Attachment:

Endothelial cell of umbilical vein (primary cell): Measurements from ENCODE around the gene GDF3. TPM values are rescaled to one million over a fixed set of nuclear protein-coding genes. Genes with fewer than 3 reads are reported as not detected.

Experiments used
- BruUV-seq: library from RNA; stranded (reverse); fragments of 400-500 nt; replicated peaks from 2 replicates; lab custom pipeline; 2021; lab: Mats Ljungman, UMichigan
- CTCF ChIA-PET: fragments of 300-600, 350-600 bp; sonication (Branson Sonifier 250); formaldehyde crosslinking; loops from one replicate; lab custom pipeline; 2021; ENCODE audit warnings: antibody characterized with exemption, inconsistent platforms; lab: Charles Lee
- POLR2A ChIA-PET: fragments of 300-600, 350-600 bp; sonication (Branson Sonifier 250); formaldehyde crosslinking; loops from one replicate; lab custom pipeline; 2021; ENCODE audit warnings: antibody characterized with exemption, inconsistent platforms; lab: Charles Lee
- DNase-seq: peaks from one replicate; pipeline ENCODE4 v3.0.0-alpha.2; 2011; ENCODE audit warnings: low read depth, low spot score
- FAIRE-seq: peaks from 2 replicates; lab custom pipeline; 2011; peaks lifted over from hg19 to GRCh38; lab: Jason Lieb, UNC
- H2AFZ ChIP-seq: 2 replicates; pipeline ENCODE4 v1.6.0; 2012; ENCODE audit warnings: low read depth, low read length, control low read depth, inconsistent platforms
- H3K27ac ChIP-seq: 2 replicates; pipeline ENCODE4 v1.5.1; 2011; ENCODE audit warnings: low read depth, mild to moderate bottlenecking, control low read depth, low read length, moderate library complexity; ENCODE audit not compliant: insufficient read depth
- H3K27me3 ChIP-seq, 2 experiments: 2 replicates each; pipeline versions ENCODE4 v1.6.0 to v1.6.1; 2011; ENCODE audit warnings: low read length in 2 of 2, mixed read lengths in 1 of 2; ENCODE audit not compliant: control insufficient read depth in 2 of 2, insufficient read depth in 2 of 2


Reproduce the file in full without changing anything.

Endothelial cell of umbilical vein (primary cell): Measurements from ENCODE around the gene GDF3. TPM values are rescaled to one million over a fixed set of nuclear protein-coding genes. Genes with fewer than 3 reads are reported as not detected.

Experiments used
- BruUV-seq: library from RNA; stranded (reverse); fragments of 400-500 nt; replicated peaks from 2 replicates; lab custom pipeline; 2021; lab: Mats Ljungman, UMichigan
- CTCF ChIA-PET: fragments of 300-600, 350-600 bp; sonication (Branson Sonifier 250); formaldehyde crosslinking; loops from one replicate; lab custom pipeline; 2021; ENCODE audit warnings: antibody characterized with exemption, inconsistent platforms; lab: Charles Lee
- POLR2A ChIA-PET: fragments of 300-600, 350-600 bp; sonication (Branson Sonifier 250); formaldehyde crosslinking; loops from one replicate; lab custom pipeline; 2021; ENCODE audit warnings: antibody characterized with exemption, inconsistent platforms; lab: Charles Lee
- DNase-seq: peaks from one replicate; pipeline ENCODE4 v3.0.0-alpha.2; 2011; ENCODE audit warnings: low read depth, low spot score
- FAIRE-seq: peaks from 2 replicates; lab custom pipeline; 2011; peaks lifted over from hg19 to GRCh38; lab: Jason Lieb, UNC
- H2AFZ ChIP-seq: 2 replicates; pipeline ENCODE4 v1.6.0; 2012; ENCODE audit warnings: low read depth, low read length, control low read depth, inconsistent platforms
- H3K27ac ChIP-seq: 2 replicates; pipeline ENCODE4 v1.5.1; 2011; ENCODE audit warnings: low read depth, mild to moderate bottlenecking, control low read depth, low read length, moderate library complexity; ENCODE audit not compliant: insufficient read depth
- H3K27me3 ChIP-seq, 2 experiments: 2 replicates each; pipeline versions ENCODE4 v1.6.0 to v1.6.1; 2011; ENCODE audit warnings: low read length in 2 of 2, mixed read lengths in 1 of 2; ENCODE audit not compliant: control insufficient read depth in 2 of 2, insufficient read depth in 2 of 2